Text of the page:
Every successful perfume house has either a powerful brand image or a gimmick. Creed, riding high on the top of the perfume world, seems to have fused both: image as gimmick. If you visit Creed’s website, you’ll find all sorts of claims of an elaborate history full of royal commissions. If you visit Creed’s Wikipedia page, you’ll find that hardly any of those claims are backed up by evidence. The real facts about Creed can all be found in a department store. They have convincing, fancy bottles. They have insane price tags. And finally, they have a range of safe, quality perfumes that smell fleshed out, but rarely unique.
Viking is one of those rarities. Its opening is a barrage of contradictions. Viking is somehow spicy, woody and fresh at the same time, bearing qualities of old school perfumery while bringing new ideas to the table. On paper, Viking looks like a true follow-up to Creed’s massively successful Aventus, which has garnered a legendary status in niche perfume. If only it were that simple.
The issue with Viking is that its contradictions lead not to exciting contrast, but dulled edges. The opening is a confusion of goals. Vetiver rears its head to compete with the aforementioned pepper and mint, while the citruses fuse into a generic top note that sits alongside the other elements without adding to them. Every time the mint-pepper heart shines through, base notes flood it out of the spotlight. Every stage of the perfume leans towards an unsatisfactory middle. The result is a ‘Viking’ that’s hilariously tame given the savagery of its namesake.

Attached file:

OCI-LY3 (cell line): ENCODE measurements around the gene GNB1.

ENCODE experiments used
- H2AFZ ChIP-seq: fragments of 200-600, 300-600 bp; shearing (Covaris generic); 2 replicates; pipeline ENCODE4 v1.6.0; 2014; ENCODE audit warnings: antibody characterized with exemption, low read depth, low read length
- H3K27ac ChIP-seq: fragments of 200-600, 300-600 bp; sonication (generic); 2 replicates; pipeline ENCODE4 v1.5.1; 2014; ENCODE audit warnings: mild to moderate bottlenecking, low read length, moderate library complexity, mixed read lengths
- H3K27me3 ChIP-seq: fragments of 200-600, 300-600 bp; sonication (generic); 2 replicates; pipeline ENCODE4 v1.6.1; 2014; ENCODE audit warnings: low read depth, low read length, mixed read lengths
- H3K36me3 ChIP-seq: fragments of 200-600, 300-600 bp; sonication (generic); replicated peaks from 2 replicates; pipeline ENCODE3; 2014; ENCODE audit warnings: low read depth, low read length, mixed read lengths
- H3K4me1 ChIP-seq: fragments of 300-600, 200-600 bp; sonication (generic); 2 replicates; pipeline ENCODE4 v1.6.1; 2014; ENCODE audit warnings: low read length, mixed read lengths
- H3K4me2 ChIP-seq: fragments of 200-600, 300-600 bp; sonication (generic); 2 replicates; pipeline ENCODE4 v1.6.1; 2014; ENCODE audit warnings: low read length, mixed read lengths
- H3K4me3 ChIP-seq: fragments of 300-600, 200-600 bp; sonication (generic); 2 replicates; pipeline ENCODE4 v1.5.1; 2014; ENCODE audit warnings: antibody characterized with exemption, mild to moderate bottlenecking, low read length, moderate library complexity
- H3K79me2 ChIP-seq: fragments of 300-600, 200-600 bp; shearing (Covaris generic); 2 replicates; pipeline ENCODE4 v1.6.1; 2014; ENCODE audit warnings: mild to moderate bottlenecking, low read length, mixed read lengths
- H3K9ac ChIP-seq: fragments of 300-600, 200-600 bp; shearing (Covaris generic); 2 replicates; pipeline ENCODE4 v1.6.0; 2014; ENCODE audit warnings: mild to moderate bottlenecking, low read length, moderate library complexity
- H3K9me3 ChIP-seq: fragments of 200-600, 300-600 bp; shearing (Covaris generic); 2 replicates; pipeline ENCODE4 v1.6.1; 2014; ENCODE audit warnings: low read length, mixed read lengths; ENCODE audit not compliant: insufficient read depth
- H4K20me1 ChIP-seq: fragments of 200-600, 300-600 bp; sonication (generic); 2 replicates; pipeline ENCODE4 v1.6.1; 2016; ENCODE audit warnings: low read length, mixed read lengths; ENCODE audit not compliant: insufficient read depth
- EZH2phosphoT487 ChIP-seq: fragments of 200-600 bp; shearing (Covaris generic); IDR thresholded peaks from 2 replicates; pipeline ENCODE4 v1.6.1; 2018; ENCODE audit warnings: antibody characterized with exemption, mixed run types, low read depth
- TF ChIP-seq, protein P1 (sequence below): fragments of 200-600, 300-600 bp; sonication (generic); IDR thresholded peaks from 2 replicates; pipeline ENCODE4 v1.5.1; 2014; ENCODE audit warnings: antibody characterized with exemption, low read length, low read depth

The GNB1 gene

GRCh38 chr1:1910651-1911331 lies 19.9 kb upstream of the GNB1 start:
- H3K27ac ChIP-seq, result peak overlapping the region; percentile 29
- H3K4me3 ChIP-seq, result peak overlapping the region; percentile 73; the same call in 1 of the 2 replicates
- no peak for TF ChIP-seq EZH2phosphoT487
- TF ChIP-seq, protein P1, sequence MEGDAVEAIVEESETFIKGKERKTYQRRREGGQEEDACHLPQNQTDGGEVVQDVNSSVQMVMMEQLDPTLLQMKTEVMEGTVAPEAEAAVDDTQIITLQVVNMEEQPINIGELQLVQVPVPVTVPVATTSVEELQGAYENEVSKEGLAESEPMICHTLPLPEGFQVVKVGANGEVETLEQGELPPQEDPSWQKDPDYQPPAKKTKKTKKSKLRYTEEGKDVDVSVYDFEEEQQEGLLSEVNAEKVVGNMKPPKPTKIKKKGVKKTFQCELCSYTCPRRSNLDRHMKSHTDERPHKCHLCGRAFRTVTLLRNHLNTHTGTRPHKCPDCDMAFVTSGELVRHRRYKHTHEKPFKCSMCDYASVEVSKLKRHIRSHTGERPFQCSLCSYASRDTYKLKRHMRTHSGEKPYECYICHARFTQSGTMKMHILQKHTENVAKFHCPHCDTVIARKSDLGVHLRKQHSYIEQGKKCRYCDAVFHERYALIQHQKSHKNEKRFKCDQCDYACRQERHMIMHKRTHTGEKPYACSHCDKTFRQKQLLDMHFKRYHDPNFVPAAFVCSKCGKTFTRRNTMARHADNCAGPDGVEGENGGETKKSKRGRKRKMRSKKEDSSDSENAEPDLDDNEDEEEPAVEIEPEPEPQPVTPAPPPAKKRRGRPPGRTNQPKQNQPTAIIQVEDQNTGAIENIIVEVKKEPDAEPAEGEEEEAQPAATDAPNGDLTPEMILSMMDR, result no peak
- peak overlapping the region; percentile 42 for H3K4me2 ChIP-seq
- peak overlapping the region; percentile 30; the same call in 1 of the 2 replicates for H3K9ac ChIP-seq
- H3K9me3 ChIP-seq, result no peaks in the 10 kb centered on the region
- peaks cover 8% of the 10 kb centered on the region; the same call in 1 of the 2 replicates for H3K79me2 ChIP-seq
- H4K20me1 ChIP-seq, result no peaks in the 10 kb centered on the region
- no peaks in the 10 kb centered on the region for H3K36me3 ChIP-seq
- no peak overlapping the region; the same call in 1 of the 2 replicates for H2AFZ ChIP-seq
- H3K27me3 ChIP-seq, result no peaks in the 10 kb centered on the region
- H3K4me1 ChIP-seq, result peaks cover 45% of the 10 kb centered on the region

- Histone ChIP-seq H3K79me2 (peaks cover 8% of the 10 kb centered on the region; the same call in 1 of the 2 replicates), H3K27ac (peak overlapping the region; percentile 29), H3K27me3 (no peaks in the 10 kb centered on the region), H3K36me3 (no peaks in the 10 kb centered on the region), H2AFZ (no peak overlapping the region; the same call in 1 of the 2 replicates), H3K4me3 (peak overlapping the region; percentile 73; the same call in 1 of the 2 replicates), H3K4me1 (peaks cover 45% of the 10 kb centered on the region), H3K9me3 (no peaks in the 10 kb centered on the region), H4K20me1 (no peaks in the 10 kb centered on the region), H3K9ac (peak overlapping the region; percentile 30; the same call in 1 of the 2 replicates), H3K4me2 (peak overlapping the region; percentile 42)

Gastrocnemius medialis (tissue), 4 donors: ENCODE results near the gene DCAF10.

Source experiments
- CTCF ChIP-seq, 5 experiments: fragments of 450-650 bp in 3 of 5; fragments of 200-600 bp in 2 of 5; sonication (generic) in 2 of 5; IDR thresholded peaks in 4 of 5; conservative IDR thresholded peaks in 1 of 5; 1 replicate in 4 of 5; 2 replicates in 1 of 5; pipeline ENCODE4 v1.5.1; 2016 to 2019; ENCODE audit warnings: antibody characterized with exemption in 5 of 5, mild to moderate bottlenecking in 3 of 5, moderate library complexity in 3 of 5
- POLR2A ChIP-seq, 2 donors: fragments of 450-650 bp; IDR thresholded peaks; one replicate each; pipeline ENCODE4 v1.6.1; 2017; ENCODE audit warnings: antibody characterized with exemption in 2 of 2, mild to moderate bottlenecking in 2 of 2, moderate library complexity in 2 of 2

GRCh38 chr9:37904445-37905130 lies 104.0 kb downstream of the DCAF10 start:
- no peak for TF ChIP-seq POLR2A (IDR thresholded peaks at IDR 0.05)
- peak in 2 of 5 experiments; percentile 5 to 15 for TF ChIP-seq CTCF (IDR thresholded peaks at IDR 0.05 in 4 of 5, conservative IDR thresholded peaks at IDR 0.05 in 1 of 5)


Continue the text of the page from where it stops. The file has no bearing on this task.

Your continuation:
Viking is advertised as bearing a fiery accord, and the pepper and mint certainly live up to that description. If Creed didn’t come into Viking with a mission to create something smooth, they could have ended up with a wonderful fragrance with a heart befitting its name. Unfortunately, Viking falls under the Creed curse. Not only is it as convoluted as Creed’s history, it’s also one of the most expensive perfumes on the market. Viking is a uniquely mediocre fragrance at an extravagant price. If you’re looking for a perfume adventure, look elsewhere; the only thing Viking will pillage is your wallet.
If you’re still tempted to give Viking a go, you can snipe it for a fraction of its retail price here, or wisely, sample it first here.
The Fandomentals “Fragdomentals” team base our reviews off of fragrances that we have personally, independently sourced. Any reviews based off of house-provided materials will be explicitly stated.